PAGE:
Avena sativa L.
Avena sativa is a grass.
Avena sativa was described by Carl Linnaeus in 1753. The name is considered as validly published.
The grasses reach heights of 40 to 100 centimetres and are comparatively fast-growing and short-lived. They have a erect habit and have an upright habit, the main growing season is in spring and summer.
Avena sativa is deciduous. The dark-green, simple leaves are alternate. They are linear with entire margins and parallel venation. The foliage is porous.
Flowers and Fruits
Avena sativa produces panicles of yellow flowers from May to July.
In summer the grasses produce an abundance of brown caryopses that are both edible and very ornamental.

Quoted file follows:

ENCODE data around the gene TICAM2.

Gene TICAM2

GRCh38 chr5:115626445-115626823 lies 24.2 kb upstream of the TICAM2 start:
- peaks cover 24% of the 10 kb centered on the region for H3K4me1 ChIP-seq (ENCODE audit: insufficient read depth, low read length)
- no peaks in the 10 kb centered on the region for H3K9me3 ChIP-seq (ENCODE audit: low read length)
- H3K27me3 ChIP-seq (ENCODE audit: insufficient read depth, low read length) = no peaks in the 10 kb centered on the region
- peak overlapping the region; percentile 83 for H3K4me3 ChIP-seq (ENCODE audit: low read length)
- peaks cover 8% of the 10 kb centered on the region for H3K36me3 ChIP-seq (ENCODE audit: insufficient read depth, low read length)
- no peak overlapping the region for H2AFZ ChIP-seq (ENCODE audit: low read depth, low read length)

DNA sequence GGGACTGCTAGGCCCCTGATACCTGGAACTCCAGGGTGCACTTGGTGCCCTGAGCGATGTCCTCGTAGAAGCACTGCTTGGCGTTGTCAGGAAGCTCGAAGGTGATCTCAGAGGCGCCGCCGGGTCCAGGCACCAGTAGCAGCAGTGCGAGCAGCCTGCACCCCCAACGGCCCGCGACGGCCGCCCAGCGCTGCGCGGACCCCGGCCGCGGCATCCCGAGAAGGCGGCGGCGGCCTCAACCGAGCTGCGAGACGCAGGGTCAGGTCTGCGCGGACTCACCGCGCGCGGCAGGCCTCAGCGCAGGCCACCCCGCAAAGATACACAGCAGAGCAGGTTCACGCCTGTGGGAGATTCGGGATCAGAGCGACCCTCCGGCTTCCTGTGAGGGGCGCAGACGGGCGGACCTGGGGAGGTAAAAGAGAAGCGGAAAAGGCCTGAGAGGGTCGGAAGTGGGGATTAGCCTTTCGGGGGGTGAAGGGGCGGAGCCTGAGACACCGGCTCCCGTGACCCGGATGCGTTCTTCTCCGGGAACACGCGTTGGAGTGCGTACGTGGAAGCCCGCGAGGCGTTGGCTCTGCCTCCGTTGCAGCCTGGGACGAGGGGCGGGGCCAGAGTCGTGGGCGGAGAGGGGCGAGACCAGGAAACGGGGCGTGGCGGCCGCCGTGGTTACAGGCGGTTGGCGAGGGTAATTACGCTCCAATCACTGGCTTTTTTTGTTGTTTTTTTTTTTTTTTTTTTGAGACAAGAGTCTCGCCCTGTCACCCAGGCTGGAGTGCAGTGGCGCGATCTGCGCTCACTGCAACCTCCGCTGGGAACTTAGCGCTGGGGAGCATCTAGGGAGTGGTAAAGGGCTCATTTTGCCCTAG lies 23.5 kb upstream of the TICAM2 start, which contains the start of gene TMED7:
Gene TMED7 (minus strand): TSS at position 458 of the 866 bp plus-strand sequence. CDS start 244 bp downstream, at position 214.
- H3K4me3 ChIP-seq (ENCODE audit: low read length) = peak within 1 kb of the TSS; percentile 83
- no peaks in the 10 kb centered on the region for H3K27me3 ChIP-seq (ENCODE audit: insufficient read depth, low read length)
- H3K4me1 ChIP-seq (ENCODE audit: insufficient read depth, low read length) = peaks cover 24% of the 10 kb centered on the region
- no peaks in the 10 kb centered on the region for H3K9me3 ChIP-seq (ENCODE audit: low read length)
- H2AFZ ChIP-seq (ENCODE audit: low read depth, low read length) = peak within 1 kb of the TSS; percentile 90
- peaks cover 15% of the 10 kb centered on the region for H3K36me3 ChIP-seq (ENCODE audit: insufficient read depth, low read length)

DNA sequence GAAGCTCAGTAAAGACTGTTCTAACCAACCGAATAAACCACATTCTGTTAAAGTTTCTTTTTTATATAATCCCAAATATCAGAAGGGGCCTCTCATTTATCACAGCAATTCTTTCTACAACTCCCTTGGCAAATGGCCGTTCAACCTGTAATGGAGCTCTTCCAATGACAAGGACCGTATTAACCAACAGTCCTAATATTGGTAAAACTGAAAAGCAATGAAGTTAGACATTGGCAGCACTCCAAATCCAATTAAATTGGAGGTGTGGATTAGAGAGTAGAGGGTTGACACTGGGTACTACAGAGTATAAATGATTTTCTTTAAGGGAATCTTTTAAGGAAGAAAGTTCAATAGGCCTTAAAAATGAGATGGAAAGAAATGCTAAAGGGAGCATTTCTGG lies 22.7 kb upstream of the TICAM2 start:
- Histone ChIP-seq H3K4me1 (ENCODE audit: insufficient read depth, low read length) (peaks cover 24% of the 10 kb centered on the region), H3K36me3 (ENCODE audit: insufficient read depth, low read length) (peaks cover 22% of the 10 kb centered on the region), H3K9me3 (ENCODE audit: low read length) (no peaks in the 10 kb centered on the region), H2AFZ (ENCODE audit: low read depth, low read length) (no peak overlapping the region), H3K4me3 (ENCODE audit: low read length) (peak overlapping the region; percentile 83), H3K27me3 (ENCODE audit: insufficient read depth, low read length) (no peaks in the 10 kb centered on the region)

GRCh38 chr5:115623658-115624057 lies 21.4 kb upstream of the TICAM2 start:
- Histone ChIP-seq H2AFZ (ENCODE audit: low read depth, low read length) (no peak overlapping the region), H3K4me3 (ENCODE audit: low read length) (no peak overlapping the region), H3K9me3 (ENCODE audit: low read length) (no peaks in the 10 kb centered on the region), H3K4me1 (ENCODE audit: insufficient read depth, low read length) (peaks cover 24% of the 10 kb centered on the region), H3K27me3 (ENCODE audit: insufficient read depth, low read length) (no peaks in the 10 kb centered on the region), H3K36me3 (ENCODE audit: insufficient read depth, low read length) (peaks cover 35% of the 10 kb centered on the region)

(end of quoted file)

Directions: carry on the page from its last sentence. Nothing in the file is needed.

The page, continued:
Avena sativa is native to : garden origin.
The grasses prefer a sunny situation. They prefer soil with a pH between 5,3 and 8,5 and need a soil depth of at least 20 centimetres for good growth. They tolerate temperatures down to -29Â°C (USDA zone 5) and need a frost-free period of at least 13 weeks.
Tolerance of special soil conditions
- low: anaerobic soil, drought, calcareous soil
- medium: soil salinity
Maintenance and Propagation
Propagate by sowing.
Pests and Diseases
- Walter Erhardt, Erich GÃ¶tz, Nils BÃ¶deker, Siegmund Seybold: Der groÃe Zander. Eugen Ulmer KG, Stuttgart 2008, ISBN 978-3-8001-5406-7. (Ger.)
- Christoper Brickell (Editor-in-chief): RHS A-Z Encyclopedia of Garden Plants. Third edition. Dorling Kindersley, London 2003, ISBN 0-7513-3738-2.